How to Do Better
I CAN'T STOP THINKING ABOUT THE "GOOD GERMANS" in Nazi Germany. The people who knew Hitler was deliberately committing genocide against Jews but who voted for him, anyway. On purpose.
People say that they were doing what they thought--believed!--was right, but how could they believe that murdering an entire subcategory of humans was the right thing? My thought process in response to this, as a Jewish person, goes like this:
There are obvious flaws within the system of thinking here, but I want to be transparent and honest, because that's the only way forward, here, so bear with me.
When Trump got elected in 2016 and started generalizing Mexicans in similar ways that Hitler generalized Jews, I of course panicked--because guess what? I'm Mexican, too. My friends told me that I was overreacting when I compared modern early Trumpism to early Nazi Germany, but I was genuinely terrified. Sure, I'm White-passing, and I grew up Christian. But would those things save me if push came to shove? When people start using rhetoric that blames an entire category of people, it's us-versus-them. It's fight-versus flight. It's survival thinking--and there's no reasoning with survival thinking.
for four years I've been struggling with what to do about my Trump-supporting family. My Mexican, Trump-supporting family.
Where do you start? How do you explain systemic racism to your eighty-something-year-old grandmother who grew up an American-born, Spanish-speaking, migrant farm laborer prior to Cesar Chavez, who was lucky enough to get access to a high-school education, then insisted on getting her associates, then became a moderately successful real-estate-agent-slash-mortgage-and-home-loan-specialist? How do you explain to a loving, caring woman--who believes that Trump is "strong" and just desperately wants her family to get along--that the man she believes in would kill her if he got the chance?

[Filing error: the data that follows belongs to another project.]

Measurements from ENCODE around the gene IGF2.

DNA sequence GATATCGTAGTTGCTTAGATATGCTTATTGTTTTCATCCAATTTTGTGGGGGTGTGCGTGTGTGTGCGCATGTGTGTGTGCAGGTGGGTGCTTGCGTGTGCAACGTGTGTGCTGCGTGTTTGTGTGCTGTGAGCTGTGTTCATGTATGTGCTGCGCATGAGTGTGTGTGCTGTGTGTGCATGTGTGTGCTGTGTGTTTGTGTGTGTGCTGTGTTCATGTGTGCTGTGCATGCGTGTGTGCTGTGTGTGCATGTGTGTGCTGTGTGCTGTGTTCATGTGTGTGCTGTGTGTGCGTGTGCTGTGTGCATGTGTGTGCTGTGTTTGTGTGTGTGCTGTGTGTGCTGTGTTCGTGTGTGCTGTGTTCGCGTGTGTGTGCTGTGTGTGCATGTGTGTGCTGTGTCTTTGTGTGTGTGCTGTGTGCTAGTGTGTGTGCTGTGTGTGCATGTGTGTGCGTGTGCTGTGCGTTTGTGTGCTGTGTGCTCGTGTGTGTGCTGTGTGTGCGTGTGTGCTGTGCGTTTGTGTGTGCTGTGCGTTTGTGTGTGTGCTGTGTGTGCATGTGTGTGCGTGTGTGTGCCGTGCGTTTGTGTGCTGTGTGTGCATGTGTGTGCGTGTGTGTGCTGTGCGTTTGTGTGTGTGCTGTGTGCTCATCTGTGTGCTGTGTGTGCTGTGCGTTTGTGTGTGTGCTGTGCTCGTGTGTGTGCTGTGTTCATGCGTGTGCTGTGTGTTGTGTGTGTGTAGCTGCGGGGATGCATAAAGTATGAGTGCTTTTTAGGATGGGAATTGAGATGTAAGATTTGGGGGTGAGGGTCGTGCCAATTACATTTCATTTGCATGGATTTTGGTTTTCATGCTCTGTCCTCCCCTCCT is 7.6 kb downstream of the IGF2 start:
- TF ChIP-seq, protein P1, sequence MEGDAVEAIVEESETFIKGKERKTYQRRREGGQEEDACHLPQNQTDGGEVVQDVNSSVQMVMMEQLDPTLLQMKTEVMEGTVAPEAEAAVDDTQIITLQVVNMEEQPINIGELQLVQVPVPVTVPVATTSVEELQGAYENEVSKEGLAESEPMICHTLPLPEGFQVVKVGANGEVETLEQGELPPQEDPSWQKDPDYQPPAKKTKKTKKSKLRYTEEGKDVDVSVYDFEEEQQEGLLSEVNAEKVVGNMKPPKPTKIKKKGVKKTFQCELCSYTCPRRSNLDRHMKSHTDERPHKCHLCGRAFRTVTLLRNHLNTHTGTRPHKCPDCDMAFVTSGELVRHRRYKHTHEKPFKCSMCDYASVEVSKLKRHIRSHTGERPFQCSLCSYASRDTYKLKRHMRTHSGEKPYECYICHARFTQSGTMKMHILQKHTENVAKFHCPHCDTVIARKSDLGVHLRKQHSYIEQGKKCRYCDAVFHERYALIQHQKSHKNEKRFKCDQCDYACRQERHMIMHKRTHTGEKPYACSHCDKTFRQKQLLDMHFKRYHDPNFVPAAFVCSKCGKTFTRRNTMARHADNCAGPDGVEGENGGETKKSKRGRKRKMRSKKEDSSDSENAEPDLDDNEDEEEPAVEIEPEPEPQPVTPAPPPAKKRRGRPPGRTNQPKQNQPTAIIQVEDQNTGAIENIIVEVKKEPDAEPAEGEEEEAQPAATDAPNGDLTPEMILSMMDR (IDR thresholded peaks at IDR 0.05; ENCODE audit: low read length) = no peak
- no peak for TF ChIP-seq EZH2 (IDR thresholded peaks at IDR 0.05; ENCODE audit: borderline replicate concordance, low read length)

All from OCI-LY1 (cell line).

If I'd tried, she would have told me, "I don't think he would do that." And how do you argue with that?
You can't. Because until it actually happens, it's all hypothetical. But if it does actually happen, it'll be too late.
That's what has been at stake for all of us here: hypotheticals versus reality, and the inability to agree on which version actually reflects reality. We can't agree on what "reality" is, or whom to trust, because we're all in survival mode.
I'm a Quaker. I'm a pacifist at heart--not in a passive way, but in an active way. I'm not here to vindicate people who actively practice racism, but I'm not here to blame them for holding those beliefs in the first place, either. I'm thinking a lot about how to build bridges and how to cope with the fact that the amount of people who voted for Trump last year is overwhelming, and--to queer, non-Christian women of color like me (even those of us who pass for cishet/White)--terrifying.
There's no reasoning with survival thinking.
So. Here's what I'm going to do:
For a while, I'm going to let this blog be dominated by my thought processes and my experiences as an individual working through them. Right now, I think, there aren't enough places for people to be honest without being condemned for their honesty or their thought process "imperfections," and that's a problem. If we can't be honest about where we are, how are we supposed to grow?
In order to reach the "good Germans" of modern America, I have to utilize my privilege of not directly being on the receiving end of racism by educating others and educating myself--and doing the difficult work of being in the middle. For me, that starts with displaying my own nuanced experiences, thoughts, and encounters so that other people can see them, too, and maybe see themselves in that, too, and recognize that they're not alone and that change is possible.
I will be honest. And earnest, and wrong. I will be imperfect. But hot damn, I will be transparent, because I can't be the only one asking these questions, and I want to create a culture in which people aren't deemed "good" or "bad," but rather one in which we are free to establish ourselves as learners and be able to identify how we can do better.
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PART OF THIS COMPLETE BREAKFAST
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